This feature, target mode, saved my life.
What is it?
Target mode is a working mode of the Mac that turns it into an external disc drive.
I recently bought a new Mac Studio, as my good old iMac 27″ mid-2011 was dead, or at least, wouldn’t boot. It keeps looping between the start Bong and a grey empty screen.
I have a good backup (Time Machine) as well as iCloud copy of my files. I feel comfy about this migration to the brand new Mac. However, what I thought was a good Time Machine backup revealed unrecognized on the new Mac. Migration Assistant wouldn’t find the data on the disk. Or did I not wait long enough, since it is a 4TB USB 3 drive with lots of data on it, and may OSX has to kind of make its mind.
So I installed the new Mac without a restore from Time Machine, just the iCloud connection. That’s already good, since my Desktop and Documents were rapidly sync’ed from the cloud. Excellent.
But some of my important files, such as secondary Photos libraries were thus missing.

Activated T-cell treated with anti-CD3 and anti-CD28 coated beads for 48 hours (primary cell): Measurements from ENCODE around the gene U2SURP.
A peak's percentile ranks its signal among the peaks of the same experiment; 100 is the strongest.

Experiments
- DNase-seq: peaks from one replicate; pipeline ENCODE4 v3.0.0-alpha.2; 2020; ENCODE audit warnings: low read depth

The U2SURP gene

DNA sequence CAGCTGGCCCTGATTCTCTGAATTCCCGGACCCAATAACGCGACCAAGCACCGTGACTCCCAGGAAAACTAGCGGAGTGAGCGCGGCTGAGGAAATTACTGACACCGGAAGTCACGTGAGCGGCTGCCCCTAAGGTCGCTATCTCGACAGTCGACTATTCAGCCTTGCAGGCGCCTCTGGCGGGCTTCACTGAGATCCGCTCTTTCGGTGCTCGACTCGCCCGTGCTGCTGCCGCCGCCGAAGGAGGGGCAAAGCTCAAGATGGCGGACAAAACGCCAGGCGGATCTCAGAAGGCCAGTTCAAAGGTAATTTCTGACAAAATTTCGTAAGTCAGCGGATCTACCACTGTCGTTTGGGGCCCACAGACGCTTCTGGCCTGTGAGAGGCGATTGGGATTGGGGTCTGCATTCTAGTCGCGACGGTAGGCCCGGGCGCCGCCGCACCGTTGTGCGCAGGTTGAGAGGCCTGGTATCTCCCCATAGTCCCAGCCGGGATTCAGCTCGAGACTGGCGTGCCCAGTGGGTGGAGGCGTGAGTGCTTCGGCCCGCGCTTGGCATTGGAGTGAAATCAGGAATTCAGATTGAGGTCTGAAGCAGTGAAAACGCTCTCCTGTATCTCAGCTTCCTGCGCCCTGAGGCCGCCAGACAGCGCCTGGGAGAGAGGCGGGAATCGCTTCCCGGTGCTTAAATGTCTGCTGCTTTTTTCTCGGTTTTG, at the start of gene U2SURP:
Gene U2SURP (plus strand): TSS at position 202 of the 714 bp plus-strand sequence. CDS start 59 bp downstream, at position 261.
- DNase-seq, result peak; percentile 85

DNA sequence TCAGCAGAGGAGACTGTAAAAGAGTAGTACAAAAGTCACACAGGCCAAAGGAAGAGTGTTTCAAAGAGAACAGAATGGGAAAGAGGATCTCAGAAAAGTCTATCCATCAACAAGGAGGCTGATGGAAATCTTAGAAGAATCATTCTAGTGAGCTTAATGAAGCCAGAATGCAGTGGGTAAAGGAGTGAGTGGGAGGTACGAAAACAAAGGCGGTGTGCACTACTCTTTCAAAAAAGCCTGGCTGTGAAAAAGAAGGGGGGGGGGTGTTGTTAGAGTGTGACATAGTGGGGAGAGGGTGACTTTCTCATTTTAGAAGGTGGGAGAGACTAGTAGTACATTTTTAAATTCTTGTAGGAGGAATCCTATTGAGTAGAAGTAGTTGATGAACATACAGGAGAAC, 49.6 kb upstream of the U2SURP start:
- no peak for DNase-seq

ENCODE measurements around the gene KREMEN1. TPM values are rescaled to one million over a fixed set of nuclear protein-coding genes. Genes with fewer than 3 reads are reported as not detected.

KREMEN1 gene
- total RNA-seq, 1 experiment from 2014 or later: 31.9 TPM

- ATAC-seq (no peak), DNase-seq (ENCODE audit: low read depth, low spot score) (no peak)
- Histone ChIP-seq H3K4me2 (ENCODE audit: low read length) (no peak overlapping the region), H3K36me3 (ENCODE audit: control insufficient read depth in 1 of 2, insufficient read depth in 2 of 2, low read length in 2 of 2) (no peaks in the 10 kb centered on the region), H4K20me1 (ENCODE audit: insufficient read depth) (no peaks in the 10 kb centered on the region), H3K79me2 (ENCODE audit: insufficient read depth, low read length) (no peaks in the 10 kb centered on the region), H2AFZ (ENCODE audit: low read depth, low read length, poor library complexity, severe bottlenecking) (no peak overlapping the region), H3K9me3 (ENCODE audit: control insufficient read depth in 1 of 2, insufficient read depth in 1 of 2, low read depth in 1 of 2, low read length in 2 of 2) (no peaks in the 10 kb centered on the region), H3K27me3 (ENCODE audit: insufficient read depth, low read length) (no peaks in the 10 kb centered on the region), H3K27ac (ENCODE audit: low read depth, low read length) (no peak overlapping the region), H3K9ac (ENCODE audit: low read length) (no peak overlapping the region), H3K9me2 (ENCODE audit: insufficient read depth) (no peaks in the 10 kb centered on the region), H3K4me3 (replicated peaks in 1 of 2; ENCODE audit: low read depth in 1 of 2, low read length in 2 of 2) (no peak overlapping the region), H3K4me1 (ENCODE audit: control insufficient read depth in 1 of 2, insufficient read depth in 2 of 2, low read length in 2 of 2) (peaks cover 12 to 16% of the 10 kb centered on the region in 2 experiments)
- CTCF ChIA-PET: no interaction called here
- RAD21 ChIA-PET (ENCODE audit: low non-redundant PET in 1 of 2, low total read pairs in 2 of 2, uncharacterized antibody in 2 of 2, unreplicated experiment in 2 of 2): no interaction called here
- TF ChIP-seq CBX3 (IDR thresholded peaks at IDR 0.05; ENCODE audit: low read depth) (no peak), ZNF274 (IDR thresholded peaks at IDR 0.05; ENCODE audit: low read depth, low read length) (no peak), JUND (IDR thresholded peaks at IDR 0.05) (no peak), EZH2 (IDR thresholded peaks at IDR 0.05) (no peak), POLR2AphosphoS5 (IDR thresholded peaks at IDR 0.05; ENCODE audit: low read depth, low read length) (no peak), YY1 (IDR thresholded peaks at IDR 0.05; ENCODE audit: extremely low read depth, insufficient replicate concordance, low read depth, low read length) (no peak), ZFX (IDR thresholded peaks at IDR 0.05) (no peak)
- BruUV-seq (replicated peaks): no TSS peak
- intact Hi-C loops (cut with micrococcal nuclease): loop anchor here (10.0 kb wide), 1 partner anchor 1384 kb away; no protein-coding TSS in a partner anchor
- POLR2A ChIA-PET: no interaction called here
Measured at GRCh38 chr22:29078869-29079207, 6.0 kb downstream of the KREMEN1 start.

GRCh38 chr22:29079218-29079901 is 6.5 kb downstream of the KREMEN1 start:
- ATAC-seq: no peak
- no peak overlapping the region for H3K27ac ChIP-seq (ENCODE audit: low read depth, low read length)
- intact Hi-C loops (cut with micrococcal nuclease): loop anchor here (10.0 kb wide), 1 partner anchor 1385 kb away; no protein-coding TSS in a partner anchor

Here comes Target Mode
By pressing the T key at boot, the (old) Mac would enter the Target Mode and share the internal drive(s) over the Thunderbolt or Firewire ports. Great!
Problem, on the iMac 2011, Thunderbolt is a Thunderbolt 2 connector and my new Mac Studio has Thunderbolt 4 ports (on USB-C connector). Fortunately enough, my wife uses also an iMac 2011 with the proper Thunderbolt 2 connector and I managed to access the files on my old iMac on my wife’s iMac. The old iMac “Macintosh HD” disk just mounts on the other iMac as an external drive and I can read all the files on it.
However when I tried to share the said drive over the network in order to access it from the new Mac Studio, no luck. The shared drive looks empty. Maybe again I did not wait long enough for the authorization of sharing be applied.
So I copied the files I needed from the old iMac to my wife’s iMac local drive (130 GB of files) and then copied them again over the network to the Studio. Thank you Target Mode!
I eventually bought from Apple an adapter Thunderbolt 3 (USB-C) to Thunderbolt 2 and it worked just fine: my old iMac’s drives mount on the Mac Studio, pico bello.